Over the last year (or 523 years), the race debate has proven to be one of the most important — and vehement — social issues in America. While usually only brought to national attention after tragedies, many civic and community leaders are trying to encourage discussion more often and more openly. These conversations are vital to developing better policies, policing and public accord. One of the easier ways of bringing up the often-awkward topic is through the popular arts, and no medium is a better conversation-starter than television.
Thursday night, two freshman series tried to get that discussion going. “American Crime,” John Ridley’s weighty anthology series, came to a close, and “The Comedians” — the FX comedy starring Billy Crystal and Josh Gad about a fictional FX comedy starring altered versions of Crystal and Gad — premiered a new episode titled, “Orange You the New Black Guy.” While the two shows are certainly on different missions, it’s not as easy as it appears to pick which one is best at opening a dialogue.
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Ridley’s ambitious 11-part deep dive into the institutional failures and inherent racial politics of his Californian characters has been banging the drum for change every week. It’s an intense, thorough, incredibly well-acted drama that hits you in the ribs again and again with its emotional haymakers. All in all, “American Crime” is the definition of a “prestige drama,” aiming high on every level of its production. “The Comedians,” meanwhile, is touching on race for one episode only: In “Orange You the New Black Guy,” Billy and Josh try to make their TV program appear more diverse by hiring a black writer. It’s a 22-minute tale without a lot of consequence after and little-to-no mention before. So it seems obvious which show would be more effective in promoting communication about race…right?
Not so fast. Unlike most awards shows, an edge isn’t automatically given to dramas over comedies. It’s still debatable which method, dramatic or comedic, is more effective because everyone engages with stories differently. When it comes to kickstarting a difficult conversation, does the message’s delivery need to be a molded to fit its audience? It seems likely Ridley would argue “no,” as “American Crime” seems more focused on expression than consideration. Its increasingly low ratings, even after a heavy marketing blitz and a promising debut, indicate a general dismissal of the series by most of the audience that gave it a chance. It may be beating the drum, but fewer and fewer people are listening.
“The Comedians,” meanwhile, is mostly made to be easily digestible (with the meta nature of many jokes being its only major risk). This week, “The Comedians” featured three key scenes used to spark discussion — the need to diversify at work, how to do so (even if Billy and Josh only pretend to understand why), and the fallout of the entire, misguided effort — but then it returned to the status quo. If you don’t want to engage with racial politics, even on this limited scale, the adventures of Billy and Josh will continue next week with a new showbiz-related topic. If you do, great! There’s more than enough here to chew on, and it’s easy to do just that.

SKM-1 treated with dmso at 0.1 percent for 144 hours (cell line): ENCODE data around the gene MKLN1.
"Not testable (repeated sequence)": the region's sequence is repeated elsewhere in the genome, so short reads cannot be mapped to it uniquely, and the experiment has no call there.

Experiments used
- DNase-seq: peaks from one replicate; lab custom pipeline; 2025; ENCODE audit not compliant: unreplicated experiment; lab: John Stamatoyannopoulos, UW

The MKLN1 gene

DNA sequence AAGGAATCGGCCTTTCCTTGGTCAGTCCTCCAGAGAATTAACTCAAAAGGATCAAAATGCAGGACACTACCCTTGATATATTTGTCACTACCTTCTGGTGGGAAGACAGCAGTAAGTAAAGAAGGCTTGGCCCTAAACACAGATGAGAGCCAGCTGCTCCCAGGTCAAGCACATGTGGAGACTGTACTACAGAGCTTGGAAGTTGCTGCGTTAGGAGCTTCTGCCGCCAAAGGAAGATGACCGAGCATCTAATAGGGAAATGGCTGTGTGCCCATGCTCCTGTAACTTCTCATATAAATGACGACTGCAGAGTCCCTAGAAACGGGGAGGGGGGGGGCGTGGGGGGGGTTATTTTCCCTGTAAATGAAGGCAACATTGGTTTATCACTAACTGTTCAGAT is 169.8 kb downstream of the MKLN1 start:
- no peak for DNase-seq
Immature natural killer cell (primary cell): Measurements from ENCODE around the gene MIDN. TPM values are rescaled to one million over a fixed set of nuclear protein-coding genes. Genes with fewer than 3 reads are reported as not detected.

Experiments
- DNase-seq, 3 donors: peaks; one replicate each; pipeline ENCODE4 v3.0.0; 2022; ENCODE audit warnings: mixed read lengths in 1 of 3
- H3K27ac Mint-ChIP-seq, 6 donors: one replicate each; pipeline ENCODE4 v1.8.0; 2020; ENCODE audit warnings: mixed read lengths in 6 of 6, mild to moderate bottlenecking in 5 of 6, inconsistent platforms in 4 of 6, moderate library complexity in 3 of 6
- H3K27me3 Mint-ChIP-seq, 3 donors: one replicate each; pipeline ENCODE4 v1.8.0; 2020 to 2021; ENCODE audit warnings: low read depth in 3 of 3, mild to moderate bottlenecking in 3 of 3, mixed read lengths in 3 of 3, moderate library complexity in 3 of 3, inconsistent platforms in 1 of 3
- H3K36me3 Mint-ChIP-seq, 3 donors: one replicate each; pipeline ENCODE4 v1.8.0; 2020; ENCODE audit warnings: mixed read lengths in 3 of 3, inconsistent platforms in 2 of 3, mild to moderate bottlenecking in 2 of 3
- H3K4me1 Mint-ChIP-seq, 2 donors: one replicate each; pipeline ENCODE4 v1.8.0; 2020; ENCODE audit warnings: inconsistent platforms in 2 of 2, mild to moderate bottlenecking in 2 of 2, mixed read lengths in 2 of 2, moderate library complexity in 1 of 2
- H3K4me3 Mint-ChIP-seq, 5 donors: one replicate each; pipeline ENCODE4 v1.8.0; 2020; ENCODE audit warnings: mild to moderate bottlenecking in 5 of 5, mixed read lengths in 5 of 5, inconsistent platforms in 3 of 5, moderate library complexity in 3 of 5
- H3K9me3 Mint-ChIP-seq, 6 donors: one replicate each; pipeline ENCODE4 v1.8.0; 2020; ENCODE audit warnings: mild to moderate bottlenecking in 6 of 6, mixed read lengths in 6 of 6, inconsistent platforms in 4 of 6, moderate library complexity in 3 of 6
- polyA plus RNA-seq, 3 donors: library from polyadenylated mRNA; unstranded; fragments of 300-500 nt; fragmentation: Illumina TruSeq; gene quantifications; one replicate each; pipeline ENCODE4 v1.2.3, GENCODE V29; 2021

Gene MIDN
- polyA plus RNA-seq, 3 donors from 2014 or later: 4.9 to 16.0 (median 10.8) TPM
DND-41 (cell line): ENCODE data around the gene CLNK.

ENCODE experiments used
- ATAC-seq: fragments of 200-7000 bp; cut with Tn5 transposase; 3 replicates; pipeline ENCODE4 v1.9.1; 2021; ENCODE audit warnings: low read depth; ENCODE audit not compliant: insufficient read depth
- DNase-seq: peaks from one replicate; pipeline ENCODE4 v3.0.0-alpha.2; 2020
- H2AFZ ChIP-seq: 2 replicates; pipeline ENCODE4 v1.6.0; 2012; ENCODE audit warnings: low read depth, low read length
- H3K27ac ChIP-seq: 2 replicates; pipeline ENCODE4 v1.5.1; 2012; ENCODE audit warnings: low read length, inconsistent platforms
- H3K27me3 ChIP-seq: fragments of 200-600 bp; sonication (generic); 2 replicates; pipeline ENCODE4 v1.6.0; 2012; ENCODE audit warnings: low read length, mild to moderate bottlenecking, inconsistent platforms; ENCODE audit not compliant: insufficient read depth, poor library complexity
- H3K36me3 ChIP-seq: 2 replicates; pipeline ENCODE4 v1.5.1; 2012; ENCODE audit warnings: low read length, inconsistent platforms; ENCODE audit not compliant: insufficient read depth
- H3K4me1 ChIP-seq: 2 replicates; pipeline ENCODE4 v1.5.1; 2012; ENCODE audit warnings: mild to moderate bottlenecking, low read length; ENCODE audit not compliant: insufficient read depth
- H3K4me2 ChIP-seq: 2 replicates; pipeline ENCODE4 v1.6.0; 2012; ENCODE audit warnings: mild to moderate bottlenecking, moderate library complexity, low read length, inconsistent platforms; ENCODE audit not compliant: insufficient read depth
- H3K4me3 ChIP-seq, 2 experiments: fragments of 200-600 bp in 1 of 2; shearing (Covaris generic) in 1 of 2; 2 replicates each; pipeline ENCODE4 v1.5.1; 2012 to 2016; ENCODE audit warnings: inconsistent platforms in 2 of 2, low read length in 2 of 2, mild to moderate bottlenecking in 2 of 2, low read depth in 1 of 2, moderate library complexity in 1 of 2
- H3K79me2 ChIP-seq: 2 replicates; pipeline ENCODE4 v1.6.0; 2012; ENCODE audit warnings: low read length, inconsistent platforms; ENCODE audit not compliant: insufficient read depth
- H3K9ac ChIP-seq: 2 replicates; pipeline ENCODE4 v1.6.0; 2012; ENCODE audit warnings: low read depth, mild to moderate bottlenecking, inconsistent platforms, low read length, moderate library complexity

As with most comedy, describing the scenes doesn’t do justice to the humor within. While the racial issues raised are no laughing matter, “The Comedians” uses its genre as a weapon to spark discussion. But does it matter who’s leading the discussion and why? Part of the meta appeal of this week’s “The Comedians” is that it’s mocking its own lack of diversity. Four white men write the show and the series regulars are all white, as well. The fake series within the real series takes these conventions to task, but the people making the real series are all still of similar backgrounds.
“American Crime,” meanwhile, sports one of the most diverse casts in all of television, all of whom contribute to a voice constructed by a diverse writing staff led by African American showrunner John Ridley. When it comes to real-world diversity — aka a diverse workforce — “American Crime” has a huge edge. ABC has done a great thing in providing a megaphone to a segment of the population usually ignored in mainstream media. Like it or not, the show feels new and vibrantly alive.
That being said, “American Crime” is playing a dangerous game. It’s hard to imagine many viewers who want to remain in the series’ extremely bleak mindset, especially after its impossibly dark season finale. Families have shattered. People are dead. The system remains broken. By portraying such a bottom-heavy universe every hour each week, “American Crime” risks halting the conversation once the episode ends.
Yet it’s a risk its creators are very aware of and have been since Episode 1. They want to push the boundaries of what’s deemed acceptable on mainstream TV, even if their efforts are too much for some viewers. Meanwhile, in setting up the scenario of this week’s “The Comedians,” Elvis Mitchell (as himself) asks Billy and Josh, “Isn’t comedy really a way to deal with social issues?” In taking on that challenge this week, they’ve created a piece of thought-provoking entertainment that — while admittedly short — draws the viewer back for repeated viewings. “American Crime” goes the other way with it, aiming to shock its audience into seeing the world from a new perspective.
Whether the blunt force impact of “American Crime’s” unique drama makes a bigger impact than the inviting, incisive comedy of “The Comedians” is something each viewer will have to decide on their own. What matters, in the end, isn’t which show is doing it better. It’s that both are trying to do it at all.